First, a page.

was the achievements of all the civilian
employees in Area I, that they do day in
and day out,” he said. “That’s what
made me most proud – that I was
representing them. I was very proud to
accept it on behalf of everyone here in
Warrior Country.”

Kapaku E-mail stephanie.a.pearson@us.army.mil


Dec. 3, 2004 Page 9

Safety tips World AIDS Day: A time for learning


from Area II
By Suh, Ok-hee will progress, eventually the person will reported HIV infections since 1985.
Health Promotion Supervisor, 18th Medical Command develop AIDS and die. There is no In addition, 132 foreign residents
known cure. were found to be HIV-infected when

commander
By Timothy K. McNulty
YONGSAN — World AIDS Day was
Wednesday. It was conceived and
adopted unanimously by 140 countries
In the United States
The Centers for Disease Control and
more than 80,000 formerly illegal foreign
workers went through a required
check-up that includes an HIV test.
Commander, Area II Support Activity meeting at the World Summit of Prevention estimates 850,000 to 950,000
Ministers of Health on AIDS in January people are currently living with HIV and Are Soldiers at risk?
YONGSAN — The holiday season 1988. 40,000 new HIV infections occur each Many assume that all U.S. Soldiers
is upon us. As we finish off the The day was envisioned as an year in the United States. That is almost in Korea are free from HIV because the
remaining turkey leftovers from opportunity for governments, national 110 persons a day. About half of the new U. S. Army requires HIV testing prior
Thanksgiving, and begin shopping for AIDS programs, non-governmental and infections are among African- to PCS and deployment, and HIV-
gifts for our families and loved ones, local organizations, as well as individuals Americans. More than half occurred in positive persons are not deployed.
please keep in mind a few safety tips to everywhere, to demonstrate the females. The proportion of infected However, having a negative HIV report
make your remaining holiday a safe and importance of the fight against AIDS. females was highest among persons does not mean the person is free of the
enjoyable one. Even with additional awareness, aged 13-19 years. AIDS is the leading infection. When the virus enters the human
many people don’t understand AIDS and cause of death for African-American body, it takes time to react to the virus and
Reminder for drivers the impact it has had on the world. women aged 25-34. Many of these make enough antibody to be detected by
I am reminding drivers and students women do not engage in high-risk the screening test. If the infected person is
to be more careful on the streets now Global AIDS epidemic behavior, but are contracting HIV tested during this period, which could be
that school is in session. The biggest More than 20 years since AIDS through unsafe sex with their male up to three months, the test result will be
problem in became a worldwide epidemic, women partners, a significant share of whom negative. The person can still infect others.
South Korea account for nearly half of the 40 million also have sex with men or inject drugs. Also, the fact that 18th Medical Command
is the safety people living with HIV. The Joint United providers report around 500 cases of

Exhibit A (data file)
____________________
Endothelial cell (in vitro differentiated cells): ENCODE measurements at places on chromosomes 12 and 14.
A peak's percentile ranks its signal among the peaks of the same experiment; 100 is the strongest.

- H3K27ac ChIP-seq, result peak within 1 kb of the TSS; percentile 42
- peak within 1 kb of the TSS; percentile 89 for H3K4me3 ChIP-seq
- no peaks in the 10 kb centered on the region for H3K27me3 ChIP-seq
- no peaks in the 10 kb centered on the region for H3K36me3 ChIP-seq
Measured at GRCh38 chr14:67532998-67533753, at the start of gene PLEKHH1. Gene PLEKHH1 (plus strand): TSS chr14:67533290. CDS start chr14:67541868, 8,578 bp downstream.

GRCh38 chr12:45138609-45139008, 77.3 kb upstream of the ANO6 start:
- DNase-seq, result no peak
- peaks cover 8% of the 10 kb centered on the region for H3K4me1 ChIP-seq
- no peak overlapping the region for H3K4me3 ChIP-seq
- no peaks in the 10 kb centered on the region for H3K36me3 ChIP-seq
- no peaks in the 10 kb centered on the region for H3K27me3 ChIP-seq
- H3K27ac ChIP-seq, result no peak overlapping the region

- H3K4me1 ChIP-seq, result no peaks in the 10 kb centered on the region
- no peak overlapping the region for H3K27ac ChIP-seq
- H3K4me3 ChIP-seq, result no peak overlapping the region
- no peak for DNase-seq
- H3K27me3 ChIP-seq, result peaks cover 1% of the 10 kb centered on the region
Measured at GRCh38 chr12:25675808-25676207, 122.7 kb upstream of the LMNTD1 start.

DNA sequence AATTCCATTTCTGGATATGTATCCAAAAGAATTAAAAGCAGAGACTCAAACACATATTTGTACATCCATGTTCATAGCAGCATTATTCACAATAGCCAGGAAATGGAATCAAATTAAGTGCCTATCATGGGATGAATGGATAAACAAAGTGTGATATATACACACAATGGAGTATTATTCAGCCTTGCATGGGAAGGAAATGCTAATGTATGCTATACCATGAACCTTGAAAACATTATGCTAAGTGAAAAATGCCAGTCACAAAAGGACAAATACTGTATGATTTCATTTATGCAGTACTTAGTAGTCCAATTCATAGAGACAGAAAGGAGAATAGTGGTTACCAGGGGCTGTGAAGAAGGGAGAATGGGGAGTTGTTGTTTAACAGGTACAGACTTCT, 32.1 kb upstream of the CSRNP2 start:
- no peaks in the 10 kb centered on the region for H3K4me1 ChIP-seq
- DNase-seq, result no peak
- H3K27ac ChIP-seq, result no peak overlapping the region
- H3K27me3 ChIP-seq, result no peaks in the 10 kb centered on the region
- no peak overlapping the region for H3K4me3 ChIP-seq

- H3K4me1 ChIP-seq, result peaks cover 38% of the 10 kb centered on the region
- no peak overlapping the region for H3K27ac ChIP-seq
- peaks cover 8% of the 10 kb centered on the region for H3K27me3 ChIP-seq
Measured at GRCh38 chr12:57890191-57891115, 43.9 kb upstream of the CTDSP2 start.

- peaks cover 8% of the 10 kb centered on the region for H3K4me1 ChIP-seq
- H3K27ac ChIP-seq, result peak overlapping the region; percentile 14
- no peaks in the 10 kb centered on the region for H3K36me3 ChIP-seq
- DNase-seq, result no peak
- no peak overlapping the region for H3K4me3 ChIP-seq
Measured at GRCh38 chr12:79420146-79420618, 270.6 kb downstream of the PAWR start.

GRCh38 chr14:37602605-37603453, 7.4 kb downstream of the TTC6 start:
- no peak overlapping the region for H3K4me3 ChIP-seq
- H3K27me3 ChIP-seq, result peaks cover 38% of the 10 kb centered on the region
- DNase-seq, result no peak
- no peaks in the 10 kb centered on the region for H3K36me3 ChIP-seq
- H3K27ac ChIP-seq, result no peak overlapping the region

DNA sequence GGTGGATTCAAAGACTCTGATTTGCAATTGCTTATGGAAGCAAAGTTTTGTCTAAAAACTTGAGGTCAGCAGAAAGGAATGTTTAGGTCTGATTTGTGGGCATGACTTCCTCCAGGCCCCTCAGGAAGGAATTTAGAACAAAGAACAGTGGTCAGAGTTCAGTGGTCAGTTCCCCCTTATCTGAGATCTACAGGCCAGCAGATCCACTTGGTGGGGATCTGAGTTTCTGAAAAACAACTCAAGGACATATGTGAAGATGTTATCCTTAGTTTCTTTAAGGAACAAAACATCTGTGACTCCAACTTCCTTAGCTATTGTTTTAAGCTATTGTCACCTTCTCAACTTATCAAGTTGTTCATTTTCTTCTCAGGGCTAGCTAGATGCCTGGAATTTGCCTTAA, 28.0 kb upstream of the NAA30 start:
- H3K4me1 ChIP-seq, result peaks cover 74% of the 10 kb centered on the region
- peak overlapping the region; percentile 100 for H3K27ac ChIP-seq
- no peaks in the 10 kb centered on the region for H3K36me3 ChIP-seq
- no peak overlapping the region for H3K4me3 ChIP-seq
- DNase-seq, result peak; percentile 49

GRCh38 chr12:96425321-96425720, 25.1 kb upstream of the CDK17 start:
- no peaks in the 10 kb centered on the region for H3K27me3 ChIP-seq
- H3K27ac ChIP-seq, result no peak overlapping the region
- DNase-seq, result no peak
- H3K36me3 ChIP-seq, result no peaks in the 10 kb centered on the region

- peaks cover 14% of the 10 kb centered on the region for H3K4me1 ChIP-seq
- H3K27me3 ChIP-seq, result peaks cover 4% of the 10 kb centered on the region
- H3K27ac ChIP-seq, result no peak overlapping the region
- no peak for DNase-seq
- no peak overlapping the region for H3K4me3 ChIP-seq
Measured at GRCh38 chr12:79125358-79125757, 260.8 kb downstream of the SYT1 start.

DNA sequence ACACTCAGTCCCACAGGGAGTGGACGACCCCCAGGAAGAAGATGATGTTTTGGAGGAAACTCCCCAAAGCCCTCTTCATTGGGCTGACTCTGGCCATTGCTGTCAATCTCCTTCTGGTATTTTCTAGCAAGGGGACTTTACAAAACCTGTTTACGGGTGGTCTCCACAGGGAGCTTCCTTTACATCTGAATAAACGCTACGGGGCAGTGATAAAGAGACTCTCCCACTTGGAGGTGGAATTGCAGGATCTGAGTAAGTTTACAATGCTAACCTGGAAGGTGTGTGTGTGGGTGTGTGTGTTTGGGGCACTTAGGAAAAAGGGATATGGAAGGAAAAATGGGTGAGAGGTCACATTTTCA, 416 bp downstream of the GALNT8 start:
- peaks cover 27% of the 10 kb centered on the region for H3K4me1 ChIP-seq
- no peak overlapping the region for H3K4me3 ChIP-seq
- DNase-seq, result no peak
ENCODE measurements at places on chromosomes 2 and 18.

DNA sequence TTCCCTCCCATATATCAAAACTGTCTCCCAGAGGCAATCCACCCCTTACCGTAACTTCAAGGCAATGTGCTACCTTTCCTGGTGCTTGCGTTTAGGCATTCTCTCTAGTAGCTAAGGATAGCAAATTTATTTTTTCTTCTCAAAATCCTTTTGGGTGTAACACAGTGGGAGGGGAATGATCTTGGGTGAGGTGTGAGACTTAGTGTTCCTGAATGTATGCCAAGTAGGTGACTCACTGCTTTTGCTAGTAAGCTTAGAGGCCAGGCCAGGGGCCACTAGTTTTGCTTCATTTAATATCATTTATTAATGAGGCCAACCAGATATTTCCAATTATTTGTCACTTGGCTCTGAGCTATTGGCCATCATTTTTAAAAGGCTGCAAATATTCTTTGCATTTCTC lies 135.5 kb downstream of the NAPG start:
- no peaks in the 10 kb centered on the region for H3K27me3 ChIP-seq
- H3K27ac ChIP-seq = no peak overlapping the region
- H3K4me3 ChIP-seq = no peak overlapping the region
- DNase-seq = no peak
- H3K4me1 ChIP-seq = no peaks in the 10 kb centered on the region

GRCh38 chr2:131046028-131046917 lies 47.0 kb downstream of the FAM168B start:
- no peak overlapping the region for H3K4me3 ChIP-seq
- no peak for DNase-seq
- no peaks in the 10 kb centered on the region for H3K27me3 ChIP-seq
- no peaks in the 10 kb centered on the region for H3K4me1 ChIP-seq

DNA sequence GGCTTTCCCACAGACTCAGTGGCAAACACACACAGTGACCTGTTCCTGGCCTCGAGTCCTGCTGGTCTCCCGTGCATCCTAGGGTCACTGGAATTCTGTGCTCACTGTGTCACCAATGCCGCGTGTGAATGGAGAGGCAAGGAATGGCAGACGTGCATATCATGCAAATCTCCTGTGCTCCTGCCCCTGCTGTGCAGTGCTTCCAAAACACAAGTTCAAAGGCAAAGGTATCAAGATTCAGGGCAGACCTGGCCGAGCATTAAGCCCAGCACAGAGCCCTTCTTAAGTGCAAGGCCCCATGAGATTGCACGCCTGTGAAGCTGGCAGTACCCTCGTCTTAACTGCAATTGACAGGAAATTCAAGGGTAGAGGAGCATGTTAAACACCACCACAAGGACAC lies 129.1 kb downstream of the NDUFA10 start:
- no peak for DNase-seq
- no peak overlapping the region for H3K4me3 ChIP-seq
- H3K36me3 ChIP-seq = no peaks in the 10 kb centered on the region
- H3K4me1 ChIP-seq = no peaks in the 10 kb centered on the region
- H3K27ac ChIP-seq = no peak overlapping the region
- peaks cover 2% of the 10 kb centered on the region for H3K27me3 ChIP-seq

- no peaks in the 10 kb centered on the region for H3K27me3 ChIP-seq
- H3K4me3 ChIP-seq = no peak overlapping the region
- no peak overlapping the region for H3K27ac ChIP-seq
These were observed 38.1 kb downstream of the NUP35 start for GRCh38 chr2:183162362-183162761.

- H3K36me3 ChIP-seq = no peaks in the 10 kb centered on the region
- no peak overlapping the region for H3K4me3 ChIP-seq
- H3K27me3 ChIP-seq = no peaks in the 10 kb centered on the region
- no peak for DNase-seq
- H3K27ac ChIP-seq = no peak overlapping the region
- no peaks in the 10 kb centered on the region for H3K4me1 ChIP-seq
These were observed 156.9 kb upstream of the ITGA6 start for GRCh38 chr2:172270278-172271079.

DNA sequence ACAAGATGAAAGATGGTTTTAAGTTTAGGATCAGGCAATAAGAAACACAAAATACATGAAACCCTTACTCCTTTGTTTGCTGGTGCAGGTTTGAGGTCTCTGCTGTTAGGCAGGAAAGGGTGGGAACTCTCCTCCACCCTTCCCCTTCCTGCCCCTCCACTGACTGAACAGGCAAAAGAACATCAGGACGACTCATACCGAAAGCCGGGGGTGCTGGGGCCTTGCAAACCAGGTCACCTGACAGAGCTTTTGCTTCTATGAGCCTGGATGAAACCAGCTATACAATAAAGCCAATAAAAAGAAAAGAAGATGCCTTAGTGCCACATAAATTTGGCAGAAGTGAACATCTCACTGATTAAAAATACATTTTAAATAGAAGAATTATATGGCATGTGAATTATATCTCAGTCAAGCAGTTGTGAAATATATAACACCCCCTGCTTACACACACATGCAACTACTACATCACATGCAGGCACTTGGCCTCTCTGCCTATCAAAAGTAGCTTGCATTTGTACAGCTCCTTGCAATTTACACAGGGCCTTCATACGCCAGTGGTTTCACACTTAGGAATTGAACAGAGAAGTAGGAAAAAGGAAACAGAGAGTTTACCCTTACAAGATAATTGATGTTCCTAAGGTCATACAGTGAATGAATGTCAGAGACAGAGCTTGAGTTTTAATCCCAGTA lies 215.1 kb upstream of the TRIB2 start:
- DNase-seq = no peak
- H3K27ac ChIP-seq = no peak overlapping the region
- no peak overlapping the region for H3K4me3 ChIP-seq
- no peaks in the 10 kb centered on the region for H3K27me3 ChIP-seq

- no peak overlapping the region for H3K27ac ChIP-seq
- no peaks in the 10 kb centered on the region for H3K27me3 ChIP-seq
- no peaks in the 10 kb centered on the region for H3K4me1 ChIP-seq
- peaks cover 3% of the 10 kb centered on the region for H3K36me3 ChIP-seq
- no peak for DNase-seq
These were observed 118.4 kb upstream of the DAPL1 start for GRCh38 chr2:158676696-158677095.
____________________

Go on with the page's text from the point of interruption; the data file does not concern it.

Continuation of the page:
of the off- Nations Programme on HIV/AIDS How about Korea? sexually transmitted diseases annually
base school (UNAIDS) reported in July 2004 that Although national HIV prevalence is indicates that many Soldiers are taking risks
bus routes an estimated 4.8 million persons low, Korea is not immune from this and expose themselves to HIV infection.
because became newly infected with HIV in problem. The Korea National Institute
K o r e a n 2003. HIV is the virus that causes of Health reported 455 people tested How is HIV spread?
drivers don’t Acquired Immune Deficiency positive for HIV in the first nine months HIV is not spread easily. You can only
always stop Syndrome, or AIDS. Once a person of 2004. That is a 14-percent increase get HIV if you get infected blood or
for school contracts the HIV, although there are over new cases in the same period the
buses. This individual differences in how fast they previous year. Korea had a total of 2,503 See “AIDS” on Page 10
McNulty
could be a
v e r y
dangerous situation for us, especially for
AFSC rewards its members
our kids. By Pfc. Park, Yung-kwi
Also, with kids back in school, our Area II Public Affairs Office
school crossing guards have a
challenging job to ensure that students YONGSAN — The American
safely cross where they are supposed Forces Spouses Club hosted a
to and follow the rules, and at the same luncheon at Naija Ballroom, Dragon Hill
time be attentive to the many vehicles Lodge Nov. 23.
coming onto base in the morning and The purpose of the luncheon was
leaving in the afternoon. With school to share information about the local
now in session, coupled with traffic Korean community and Seoul area. It
congestion and parking problems, we also was held to increase knowledge,
must take extra caution to prevent sensitivity and understanding on
possible accidents. Allow me to add that Korean culture and people.
our military police are working extra “AFSC arranged this event to bring
hard to prevent any mishaps between together both Korean and American and
our kids and drivers. as a program director I think it is a
great opportunity to show our PHOTOS BY PVT. SEO, KI-CHUL